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    Ross Wolf
    @rw-access
    what performance differences have you seen between the multicursor batched and non-batched?
    Ville Tuulos
    @tuulos
    re: "something similar to a multicursor but threaded" - you mean multiple consumers in different threads pulling events from a single cursor?
    or a single consumer but multiple threads doing decoding in parallel?
    Ross Wolf
    @rw-access
    I believe the second one. The filters I'm using are generally sparse and cover multiple trails and tdbs. I want to use multiple threads for iterating the cursors (especially since there's a chance that some won't have any matches) and then one thread to consume the results and process them in order, like a multicursor
    Ville Tuulos
    @tuulos
    makes sense. In your case I would just have K parallel threads using normal (not multi) cursors. Each thread needs to push events to some output queue/buffer. The consumer can take care of ordering e.g. using the pqueue priority queue that tdb_multicursor uses internally
    Ross Wolf
    @rw-access
    awesome. yeah that makes sense. I'll see how that looks. and there's still a good chance that I'm wrong and the single threaded consumer is the real bottleneck. thanks for the help!
    Ville Tuulos
    @tuulos
    cool! let us know how it goes
    Ross Wolf
    @rw-access
    hello again!
    quick question this time - what's the lifetime of const tdb_event * as returned by tdb_cursor_peek/tdb_cursor_next?
    i'm guessing that it's valid until _tdb_cursor_next_batch is called again
    Oleg Avdeev
    @oavdeev
    yes, basically the idea that it lives until next tdb_cursor_next() call (that may call _tdb_cursor_next_batch internally)
    luca santini
    @santoxyz
    hello everybody. i'm evaluating using traildb (python client) on an embedded system with limited ram (1GB) and storage (4GB) to save "big" data (1 year of samples - hundreds of variables - 1 second interval).
    it seems promising, but i'm not sure i understood how it's working.
    Tutorial says: create a db, add points, finalize.
    What i see adding points is: file on disk is not growing... does it persist data only on finalize() ? How could i make sure data is persisted "frequently" (i.e. every minute) to minimize the loss in case of crash/reboot/problems?
    Ville Tuulos
    @tuulos
    you can choose how often to call tdb_finalize based on your needs. You can call it every minute. You can have a separate compaction process that then merges the minute-files to a larger chunk e.g. every hour / day.
    luca santini
    @santoxyz
    sounds good! yesterday i produced a dataset containing 1year of fake data in a couple of hours; resulting in a 97MB data.tdb (very good), but i noticed temporary files for 33GB (very bad!).
    Hope that finalizing and merging every minute i'll keep the temp data small. need some testing.
    luca santini
    @santoxyz
    now trying
    tdb merge -o merged data-1year.tdb data-chunk-3minutes.tdb
    process currently in progress.. generated 33GB of temp data and running for minutes... on a fast SSD disk.
    This is not acceptable in my embedded scenario :(
    I'm starting to think that what i want to do is not doable at all.
    Ville Tuulos
    @tuulos
    during creation, tdb uses local disk for tmp files quite extensively. Reading tdbs should be very efficient even in resource-constrained environments but writing hasn't been optimized for such cases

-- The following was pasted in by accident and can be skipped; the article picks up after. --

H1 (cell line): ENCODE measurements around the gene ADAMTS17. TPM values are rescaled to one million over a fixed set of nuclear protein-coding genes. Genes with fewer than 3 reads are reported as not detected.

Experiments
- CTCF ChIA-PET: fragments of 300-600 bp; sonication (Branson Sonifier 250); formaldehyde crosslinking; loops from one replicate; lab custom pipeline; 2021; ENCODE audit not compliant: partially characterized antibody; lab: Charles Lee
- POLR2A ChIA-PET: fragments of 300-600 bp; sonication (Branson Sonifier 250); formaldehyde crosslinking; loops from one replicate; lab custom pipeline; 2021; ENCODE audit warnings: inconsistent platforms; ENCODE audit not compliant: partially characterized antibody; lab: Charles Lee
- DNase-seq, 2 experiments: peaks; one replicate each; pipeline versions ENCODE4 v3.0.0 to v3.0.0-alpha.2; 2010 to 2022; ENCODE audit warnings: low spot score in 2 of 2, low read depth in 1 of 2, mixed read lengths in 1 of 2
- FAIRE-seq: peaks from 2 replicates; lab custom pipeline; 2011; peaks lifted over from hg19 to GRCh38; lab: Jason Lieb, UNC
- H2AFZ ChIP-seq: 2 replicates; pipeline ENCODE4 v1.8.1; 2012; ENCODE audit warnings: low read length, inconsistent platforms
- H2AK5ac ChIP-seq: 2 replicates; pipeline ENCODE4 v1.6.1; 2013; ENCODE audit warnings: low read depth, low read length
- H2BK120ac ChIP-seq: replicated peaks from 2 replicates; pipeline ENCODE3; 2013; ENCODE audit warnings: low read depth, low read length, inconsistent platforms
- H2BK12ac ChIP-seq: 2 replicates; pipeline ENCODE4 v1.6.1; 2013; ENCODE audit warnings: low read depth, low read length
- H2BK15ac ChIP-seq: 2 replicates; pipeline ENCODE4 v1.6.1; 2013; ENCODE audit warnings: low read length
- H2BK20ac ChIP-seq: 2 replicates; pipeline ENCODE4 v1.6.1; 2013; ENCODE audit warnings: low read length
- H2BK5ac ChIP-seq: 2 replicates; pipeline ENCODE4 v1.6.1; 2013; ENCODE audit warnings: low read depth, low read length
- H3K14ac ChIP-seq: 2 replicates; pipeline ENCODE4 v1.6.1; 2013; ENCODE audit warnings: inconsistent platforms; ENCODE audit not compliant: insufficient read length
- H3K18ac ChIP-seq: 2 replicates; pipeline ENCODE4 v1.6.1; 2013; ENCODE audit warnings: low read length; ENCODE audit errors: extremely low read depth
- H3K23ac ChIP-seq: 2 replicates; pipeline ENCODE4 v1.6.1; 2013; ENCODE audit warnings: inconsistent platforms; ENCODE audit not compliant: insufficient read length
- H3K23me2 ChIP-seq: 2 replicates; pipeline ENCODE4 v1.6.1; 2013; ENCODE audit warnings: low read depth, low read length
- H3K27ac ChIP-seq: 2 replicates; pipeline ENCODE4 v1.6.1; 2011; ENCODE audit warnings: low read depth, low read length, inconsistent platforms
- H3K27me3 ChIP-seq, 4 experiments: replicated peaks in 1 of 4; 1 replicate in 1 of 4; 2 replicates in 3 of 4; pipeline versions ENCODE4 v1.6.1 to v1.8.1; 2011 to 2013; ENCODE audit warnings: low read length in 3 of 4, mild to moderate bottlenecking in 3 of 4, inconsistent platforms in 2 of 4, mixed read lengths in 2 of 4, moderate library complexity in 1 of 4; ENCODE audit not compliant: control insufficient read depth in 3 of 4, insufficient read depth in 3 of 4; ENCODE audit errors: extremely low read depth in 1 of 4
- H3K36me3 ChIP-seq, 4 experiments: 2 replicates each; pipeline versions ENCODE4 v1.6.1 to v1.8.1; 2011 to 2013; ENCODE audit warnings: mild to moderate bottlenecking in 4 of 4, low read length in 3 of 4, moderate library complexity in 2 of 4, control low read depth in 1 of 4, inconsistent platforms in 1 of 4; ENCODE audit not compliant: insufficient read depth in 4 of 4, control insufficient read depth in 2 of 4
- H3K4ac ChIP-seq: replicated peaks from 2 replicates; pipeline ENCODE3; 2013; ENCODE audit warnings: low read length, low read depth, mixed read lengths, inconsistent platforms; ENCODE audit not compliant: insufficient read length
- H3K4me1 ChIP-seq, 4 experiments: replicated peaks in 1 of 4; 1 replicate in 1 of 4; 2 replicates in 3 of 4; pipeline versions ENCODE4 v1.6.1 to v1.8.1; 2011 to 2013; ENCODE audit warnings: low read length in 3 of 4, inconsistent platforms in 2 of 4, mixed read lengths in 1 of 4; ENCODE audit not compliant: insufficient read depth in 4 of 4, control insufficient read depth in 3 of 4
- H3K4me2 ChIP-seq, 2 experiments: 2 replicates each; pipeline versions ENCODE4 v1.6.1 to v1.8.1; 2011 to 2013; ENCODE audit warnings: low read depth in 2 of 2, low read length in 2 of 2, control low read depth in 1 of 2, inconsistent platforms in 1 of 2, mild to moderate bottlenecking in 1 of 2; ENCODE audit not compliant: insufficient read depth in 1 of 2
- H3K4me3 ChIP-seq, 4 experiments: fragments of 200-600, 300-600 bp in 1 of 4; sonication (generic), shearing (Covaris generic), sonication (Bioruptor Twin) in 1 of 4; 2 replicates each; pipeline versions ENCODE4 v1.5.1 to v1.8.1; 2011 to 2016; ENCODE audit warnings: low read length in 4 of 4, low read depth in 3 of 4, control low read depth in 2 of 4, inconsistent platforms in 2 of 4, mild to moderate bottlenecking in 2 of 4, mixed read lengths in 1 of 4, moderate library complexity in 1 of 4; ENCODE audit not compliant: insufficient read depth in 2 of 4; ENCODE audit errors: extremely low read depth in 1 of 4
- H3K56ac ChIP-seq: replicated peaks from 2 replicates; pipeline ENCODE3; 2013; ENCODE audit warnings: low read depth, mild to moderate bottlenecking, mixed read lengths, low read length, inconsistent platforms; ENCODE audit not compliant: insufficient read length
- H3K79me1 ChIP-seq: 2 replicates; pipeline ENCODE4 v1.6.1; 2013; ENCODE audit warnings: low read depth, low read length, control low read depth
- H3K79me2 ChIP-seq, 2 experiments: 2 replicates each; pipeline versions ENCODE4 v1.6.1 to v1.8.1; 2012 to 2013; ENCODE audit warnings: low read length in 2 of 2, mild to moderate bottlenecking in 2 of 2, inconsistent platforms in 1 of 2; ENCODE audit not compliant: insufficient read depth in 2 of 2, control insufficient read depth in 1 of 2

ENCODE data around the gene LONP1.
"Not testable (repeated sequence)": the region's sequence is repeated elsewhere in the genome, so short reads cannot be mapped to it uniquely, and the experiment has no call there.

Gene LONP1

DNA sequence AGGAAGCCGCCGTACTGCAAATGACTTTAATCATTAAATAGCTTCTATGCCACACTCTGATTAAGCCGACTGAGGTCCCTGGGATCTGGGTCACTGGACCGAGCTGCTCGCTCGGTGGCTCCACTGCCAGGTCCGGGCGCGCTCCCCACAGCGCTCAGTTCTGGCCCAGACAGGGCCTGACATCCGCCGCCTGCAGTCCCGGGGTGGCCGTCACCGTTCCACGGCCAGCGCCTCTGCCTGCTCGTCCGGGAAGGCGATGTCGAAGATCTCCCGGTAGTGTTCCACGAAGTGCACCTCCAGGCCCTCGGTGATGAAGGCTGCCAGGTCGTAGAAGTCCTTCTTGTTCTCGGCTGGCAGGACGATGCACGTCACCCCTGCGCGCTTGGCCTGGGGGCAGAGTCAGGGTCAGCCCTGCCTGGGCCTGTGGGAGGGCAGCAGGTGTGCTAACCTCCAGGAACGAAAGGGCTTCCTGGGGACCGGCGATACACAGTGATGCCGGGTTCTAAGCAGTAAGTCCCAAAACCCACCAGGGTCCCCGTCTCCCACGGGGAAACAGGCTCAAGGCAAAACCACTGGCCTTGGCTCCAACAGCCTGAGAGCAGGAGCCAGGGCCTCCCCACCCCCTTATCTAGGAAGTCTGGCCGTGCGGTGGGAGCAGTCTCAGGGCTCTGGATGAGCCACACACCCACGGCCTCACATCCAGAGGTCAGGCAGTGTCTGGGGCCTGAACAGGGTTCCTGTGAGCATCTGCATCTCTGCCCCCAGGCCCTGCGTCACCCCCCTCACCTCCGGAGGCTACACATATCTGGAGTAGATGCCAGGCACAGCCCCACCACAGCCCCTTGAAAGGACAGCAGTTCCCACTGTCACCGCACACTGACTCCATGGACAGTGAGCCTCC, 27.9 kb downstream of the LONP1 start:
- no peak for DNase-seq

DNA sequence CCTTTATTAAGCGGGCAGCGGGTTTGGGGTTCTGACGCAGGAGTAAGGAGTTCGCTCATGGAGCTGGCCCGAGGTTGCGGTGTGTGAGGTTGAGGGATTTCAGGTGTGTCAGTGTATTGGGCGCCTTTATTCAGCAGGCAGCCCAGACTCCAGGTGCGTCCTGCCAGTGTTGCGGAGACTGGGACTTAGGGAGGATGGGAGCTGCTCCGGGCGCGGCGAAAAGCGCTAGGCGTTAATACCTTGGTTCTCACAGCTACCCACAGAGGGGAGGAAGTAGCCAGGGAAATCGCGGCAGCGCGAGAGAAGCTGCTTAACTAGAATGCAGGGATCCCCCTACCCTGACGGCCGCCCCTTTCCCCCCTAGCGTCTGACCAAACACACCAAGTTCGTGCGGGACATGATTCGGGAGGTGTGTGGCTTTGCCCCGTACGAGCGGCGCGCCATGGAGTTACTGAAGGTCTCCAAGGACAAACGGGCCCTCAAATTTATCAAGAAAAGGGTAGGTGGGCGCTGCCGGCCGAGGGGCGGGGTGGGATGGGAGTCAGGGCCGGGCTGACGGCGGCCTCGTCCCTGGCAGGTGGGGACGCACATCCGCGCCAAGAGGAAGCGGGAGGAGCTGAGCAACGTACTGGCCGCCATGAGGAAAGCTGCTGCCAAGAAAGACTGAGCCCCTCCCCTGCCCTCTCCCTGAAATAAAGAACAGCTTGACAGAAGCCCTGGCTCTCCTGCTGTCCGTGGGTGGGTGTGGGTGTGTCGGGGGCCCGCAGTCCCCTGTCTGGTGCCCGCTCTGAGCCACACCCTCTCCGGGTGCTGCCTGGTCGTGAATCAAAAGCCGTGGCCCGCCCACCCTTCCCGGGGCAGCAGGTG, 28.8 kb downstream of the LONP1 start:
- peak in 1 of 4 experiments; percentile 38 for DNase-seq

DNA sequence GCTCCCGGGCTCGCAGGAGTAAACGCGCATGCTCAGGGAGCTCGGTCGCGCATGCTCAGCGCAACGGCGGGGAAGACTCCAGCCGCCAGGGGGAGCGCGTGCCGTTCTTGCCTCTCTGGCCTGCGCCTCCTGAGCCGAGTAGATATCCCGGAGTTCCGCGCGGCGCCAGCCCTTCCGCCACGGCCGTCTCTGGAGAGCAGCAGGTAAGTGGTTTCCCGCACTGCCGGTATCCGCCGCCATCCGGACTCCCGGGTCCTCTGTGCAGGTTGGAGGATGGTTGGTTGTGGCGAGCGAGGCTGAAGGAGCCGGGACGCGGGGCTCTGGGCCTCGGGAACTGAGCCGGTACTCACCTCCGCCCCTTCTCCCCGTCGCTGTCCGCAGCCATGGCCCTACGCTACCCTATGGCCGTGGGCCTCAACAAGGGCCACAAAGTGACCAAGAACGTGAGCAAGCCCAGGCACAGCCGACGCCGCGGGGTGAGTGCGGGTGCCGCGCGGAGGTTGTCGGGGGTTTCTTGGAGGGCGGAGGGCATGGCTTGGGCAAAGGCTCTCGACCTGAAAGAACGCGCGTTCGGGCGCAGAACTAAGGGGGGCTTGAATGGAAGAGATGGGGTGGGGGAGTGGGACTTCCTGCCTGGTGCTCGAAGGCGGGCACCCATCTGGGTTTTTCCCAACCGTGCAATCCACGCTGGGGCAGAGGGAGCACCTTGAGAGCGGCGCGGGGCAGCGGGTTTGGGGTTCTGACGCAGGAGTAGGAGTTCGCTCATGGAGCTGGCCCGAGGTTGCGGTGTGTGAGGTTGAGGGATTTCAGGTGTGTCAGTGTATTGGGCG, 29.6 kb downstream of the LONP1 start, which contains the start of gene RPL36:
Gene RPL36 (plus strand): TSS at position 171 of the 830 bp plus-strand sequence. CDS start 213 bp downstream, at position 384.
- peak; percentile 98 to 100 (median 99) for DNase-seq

Marius
    @marius-plv
    Hi Luca, from personal user experience with tdb, the time of updating a single tdb (even with small amounts of data) seems to be increasing with the tdb file size. I understand that this was not a design requirement, as the goal was fast reading operation. (Personally, I would also enjoy having faster tdb write times.) But what helped in my case (which is rather a work-around) was creating smaller tdbs in a RAM based filesystems (on Linux this could be ramfs, tmpfs, ..). The time of updating is still going to increase with the tdb size, but the operation itself will be factors faster. So my understanding is that, to optimize the write time, the ideal case would be to have independent tdb files (second/minute/hour/day/you choose; the smaller the time period, the faster the writes should run - measuring would confirm what is best) and not merge these.
    ruchirj
    @ruchirj
    Hello, I am interested in trying out TrailDB as a telemetry datastore for alerting on events. We may have potentially millions of events coming in every second
    The events themselves are JSON blobs. And event group identity can be inferred from a subset of the JSON properties. The use case is to build histograms of counts by event group. We will be write intensive and the reads are going to be visualization driven. Does it make sense to use TrailDB for this use case?
    Ville Tuulos
    @tuulos
    TrailDB is optimized for read-heavy use cases, complex analytics etc. If your workload is write-heavy with simple read queries, TDB might not be the best fit
    Chen Xinlu
    @boisde
    hello, i am new to traildb, is there any recent benchmark on it?
    for reference.
    Ville Tuulos
    @tuulos
    no, unfortunately we don't have a recent benchmark. I can assure you it is plenty fast especially on the read side :)
    Chen Xinlu
    @boisde
    does tdb dump still support s3 on mac OSX? like tdb dump -i s3://xxxx/yy.tdb?
    Tried at Mac Mojave, which reports TDB_ERR_IO_OPEN
    Chen Xinlu
    @boisde
    Hello, @tuulos is there a way to recover an unfinalized tdb?
    Chen Xinlu
    @boisde
    hi, is it possible that tdb can handle sorting for single .tdb file?